The Dodgers defeated the San Francisco Giants on Saturday 2-0 for their 105th victory as Hyun-Jin Ryu fortified his Cy Young credentials with seven scoreless innings. In Sunday’s regular-season finale, they have the opportunity to surpass the franchise record for wins set by the 1953 Brooklyn Dodgers.
On Thursday, they will commence a seventh consecutive trip to the postseason as the National League favorites in pursuit of a third consecutive pennant and their first championship since 1988. They will enjoy home-field advantage through the playoffs unless they encounter the Houston Astros in the World Series.
President of baseball operations Andrew Friedman has overseen the last five years of the historic run since arriving in October 2014. There’s a chance, if small, that he won’t be around for a sixth.
Friedman isn’t under contract for 2020; his five-year deal expires after this season. Friedman, 42, declined to discuss his situation other than to say he would like to return. Still, something is holding up an agreement for an executive who would likely garner interest from any organization seeking a front office leader, including the Boston Red Sox.
Dodgers President Stan Kasten also declined to comment on specifics, though he emphasized he was “pretty confident” Friedman will remain with the organization.
“I love him, I think he’s done a great job, expect him to be here for a long time,” Kasten said in a phone interview. “That’s all I really can say about it.”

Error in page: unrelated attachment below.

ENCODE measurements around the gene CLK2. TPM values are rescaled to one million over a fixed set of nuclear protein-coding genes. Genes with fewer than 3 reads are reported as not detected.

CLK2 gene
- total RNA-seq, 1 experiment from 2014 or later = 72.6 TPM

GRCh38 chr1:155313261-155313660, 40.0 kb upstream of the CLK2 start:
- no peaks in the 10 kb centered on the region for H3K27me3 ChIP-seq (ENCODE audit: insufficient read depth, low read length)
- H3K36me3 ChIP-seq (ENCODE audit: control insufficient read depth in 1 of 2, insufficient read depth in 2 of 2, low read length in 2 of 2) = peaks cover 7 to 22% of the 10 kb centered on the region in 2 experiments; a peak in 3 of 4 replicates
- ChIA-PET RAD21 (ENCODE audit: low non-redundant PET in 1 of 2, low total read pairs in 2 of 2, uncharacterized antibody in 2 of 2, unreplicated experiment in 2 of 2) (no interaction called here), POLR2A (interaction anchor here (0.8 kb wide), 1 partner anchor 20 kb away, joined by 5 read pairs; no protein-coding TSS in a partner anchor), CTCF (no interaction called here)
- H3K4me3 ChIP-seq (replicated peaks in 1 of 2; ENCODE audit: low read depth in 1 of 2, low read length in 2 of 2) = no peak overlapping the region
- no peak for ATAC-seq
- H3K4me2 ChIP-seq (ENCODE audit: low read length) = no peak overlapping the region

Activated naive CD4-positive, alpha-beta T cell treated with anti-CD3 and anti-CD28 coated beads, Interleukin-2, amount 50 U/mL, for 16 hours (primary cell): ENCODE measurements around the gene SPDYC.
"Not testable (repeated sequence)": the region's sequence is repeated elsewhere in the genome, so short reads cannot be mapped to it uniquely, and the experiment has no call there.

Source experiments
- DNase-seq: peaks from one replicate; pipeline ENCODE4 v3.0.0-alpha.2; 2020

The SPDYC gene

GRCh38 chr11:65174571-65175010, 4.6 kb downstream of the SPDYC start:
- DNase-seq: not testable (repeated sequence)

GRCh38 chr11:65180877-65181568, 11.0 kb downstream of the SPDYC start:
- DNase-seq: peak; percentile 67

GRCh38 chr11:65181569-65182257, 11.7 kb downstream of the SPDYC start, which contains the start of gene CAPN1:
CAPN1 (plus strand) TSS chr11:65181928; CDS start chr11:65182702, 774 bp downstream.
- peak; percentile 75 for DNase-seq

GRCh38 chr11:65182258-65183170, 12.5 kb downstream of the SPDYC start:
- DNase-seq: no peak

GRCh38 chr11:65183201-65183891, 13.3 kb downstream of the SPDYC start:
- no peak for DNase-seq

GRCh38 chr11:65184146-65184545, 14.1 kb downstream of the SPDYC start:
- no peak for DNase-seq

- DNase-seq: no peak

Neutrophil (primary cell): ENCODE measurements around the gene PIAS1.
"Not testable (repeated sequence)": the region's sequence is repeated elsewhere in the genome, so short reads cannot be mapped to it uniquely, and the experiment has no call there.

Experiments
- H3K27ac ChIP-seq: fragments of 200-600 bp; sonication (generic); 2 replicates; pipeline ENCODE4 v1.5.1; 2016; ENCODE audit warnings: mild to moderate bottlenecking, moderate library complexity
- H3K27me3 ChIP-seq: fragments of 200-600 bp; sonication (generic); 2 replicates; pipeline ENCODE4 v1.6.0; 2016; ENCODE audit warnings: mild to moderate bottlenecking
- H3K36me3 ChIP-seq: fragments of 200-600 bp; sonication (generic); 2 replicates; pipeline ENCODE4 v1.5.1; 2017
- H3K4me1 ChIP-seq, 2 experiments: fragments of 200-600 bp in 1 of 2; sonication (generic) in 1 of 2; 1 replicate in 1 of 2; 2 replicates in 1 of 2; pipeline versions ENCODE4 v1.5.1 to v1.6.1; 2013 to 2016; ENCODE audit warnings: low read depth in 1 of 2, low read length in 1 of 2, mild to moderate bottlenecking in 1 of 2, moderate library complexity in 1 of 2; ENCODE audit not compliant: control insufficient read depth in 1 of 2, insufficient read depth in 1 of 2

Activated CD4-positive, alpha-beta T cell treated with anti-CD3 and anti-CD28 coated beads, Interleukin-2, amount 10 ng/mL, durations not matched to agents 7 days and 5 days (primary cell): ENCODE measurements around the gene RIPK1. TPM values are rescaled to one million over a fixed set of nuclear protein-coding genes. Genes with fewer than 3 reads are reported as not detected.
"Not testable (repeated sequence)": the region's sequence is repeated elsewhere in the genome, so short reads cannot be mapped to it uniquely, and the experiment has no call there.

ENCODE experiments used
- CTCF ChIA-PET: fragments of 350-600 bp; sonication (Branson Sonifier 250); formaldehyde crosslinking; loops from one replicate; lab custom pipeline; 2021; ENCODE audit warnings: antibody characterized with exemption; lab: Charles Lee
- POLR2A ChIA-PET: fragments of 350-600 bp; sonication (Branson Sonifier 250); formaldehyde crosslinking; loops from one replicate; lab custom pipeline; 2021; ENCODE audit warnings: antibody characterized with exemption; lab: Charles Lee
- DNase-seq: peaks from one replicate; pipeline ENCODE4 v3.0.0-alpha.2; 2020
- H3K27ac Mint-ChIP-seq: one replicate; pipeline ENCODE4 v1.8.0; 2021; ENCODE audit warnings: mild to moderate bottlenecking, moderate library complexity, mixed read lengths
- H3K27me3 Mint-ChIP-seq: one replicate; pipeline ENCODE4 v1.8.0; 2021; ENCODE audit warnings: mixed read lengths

Manager Dave Roberts was hired by the Dodgers in November 2015 after Friedman’s first season in Los Angeles. Together, they have led the Dodgers to 415 victories between the regular season and playoffs, four National League West division titles — extending the organization’s streak to seven — and to a win short of a title in 2017.
“Everything I hear is [a new contract] is imminent, that it will get done,” Roberts said before Saturday’s game. “And, for me, that is very exciting and that would be my expectation as well. For me, there’s no better executive in the game.”
Roberts said Friedman has placed a premium on culture, on having “the right people” in a Dodgers uniform to create an atmosphere conducive to success. But winning takes talent and the Dodgers have sustained on-field success while not compromising their farm system with Friedman heading the front office of a franchise with deep pockets.
This season, the Dodgers had a homegrown talent — Cody Bellinger — blossom into the MVP front-runner and a steady stream of rookies surface to contribute. As many as five rookies could make the playoff roster.
“I would argue to say: Name an executive in his first five years in any organization that has accomplished what he’s accomplished,” Roberts said. “And we’re going to win a championship together.”
To reach that goal next month, the Dodgers will need performances like the one Ryu delivered Saturday in his final regular-season start. The left-hander held the Giants (77-84) to five hits, struck out seven and walked none. He needed just 97 pitches and clinched the ERA title, lowering his mark to 2.32.
Offensively, Max Muncy swatted his 35th home run in the sixth, joining Bellinger and Joc Pederson as the first trio of teammates to hit at least 35 home runs in a season in franchise history. Kenley Jansen danced around two baserunners in the ninth inning to strike out the side and secure his 33rd save in likely his final tuneup before the postseason.
Jansen’s reliability is one of the uncertainties surrounding the Dodgers as they approach the playoffs. Recent injuries to Justin Turner and Joe Kelly are others. But the club will enter the fray nearly a month after clinching their spot as favorites to win the National League again with perhaps their most talented roster yet under Friedman.
“Andrew is the center of it all,” Roberts said.